Hall of Fame
1978, bay colt, Dowdstown Charley – Fluorescent (St Cuthbert)
Racehorses as great as Prince Florimund and Wolf Power come along a few times a decade. In an extraordinary twist of fate, they happened to be born the same year. We dream of contests between two greats, whether from the same generation, or not. These leaders of the ’78 generation did meet, but it was in mid-1982, when Prince Florimund was at the peak of his powers, and before Wolf Power was invincible.
Prince Florimund was selected as a yearling by Stanley Amos, who noted him as being on the small size, but as more than making up for that by being a most impressive walker. He was purchased for just R30 000 by Tim Miller, an expat from the US, which was to prove instrumental in the latter part of Prince Florimund’s racing career.
Trained by Stanley’s brother, Cookie, Prince Florimund had just four starts at two, winning three of them, including two important Cape winter features, the JWS Langerman and the Boland Breeders. Judging by his generous starting prices in those races, it took a while before the racing public started taking him seriously.
He continued his three-year-old season where he left off at two, first by winning a B Division Hcp against older horses at worse terms than WFA. He again beat older horses in the Green Point Stakes. He was one of the favoured runners in the Queen’s Plate, but Stanley dropped the whip, which he believed compromised the colt’s chances.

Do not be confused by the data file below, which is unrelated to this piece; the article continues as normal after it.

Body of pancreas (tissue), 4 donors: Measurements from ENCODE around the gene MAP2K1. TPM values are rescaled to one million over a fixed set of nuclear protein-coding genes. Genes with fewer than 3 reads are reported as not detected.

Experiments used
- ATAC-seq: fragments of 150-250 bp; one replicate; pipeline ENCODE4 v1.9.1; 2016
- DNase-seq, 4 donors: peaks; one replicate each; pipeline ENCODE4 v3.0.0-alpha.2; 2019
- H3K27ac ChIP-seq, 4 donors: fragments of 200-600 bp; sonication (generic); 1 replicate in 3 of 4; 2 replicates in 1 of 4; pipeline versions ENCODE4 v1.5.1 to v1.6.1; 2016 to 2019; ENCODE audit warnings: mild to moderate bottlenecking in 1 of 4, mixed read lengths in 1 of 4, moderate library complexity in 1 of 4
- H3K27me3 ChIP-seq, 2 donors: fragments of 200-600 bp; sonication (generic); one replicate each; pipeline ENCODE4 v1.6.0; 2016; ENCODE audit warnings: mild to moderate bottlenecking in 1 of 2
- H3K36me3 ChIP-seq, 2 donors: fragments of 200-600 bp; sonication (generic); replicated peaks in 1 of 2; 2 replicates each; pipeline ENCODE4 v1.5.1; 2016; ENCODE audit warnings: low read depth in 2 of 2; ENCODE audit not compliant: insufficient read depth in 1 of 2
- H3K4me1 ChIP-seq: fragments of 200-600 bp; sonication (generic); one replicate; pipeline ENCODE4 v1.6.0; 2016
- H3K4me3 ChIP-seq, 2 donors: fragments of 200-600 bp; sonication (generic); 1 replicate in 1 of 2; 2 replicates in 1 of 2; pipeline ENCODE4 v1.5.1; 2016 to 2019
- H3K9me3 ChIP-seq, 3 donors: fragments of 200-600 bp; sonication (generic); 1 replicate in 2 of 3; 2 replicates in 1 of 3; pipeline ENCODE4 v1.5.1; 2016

Prince Florimund had an ‘off’ day in the Guineas, improved to run second in the Derby, although below the form he would show later in the season, and was then sent to Natal in the care of trainer David Payne to contest Durban’s winter season.
Between May and August he accounted for Wolf Power twice, as well as the likes of Foveros and Arctic Cove, in winning three Grade I races and a Grade II.
He was then sent to be trained in California by Charlie Whittingham, who had also trained the South African champion Bold Tropic on his American campaign.
Prince Florimund won just two races in America, but he showed form very close in merit to the great gelding John Henry, who was the United States’ best grass horse at the time. While his export may have deprived racegoers the opportunity of seeing him run against Wolf Power in his prime, Prince Florimund did his nation proud, by showing the world just how well South African horses stack up against the rest of the world.
Thoroughpedia (Oscar Foulkes)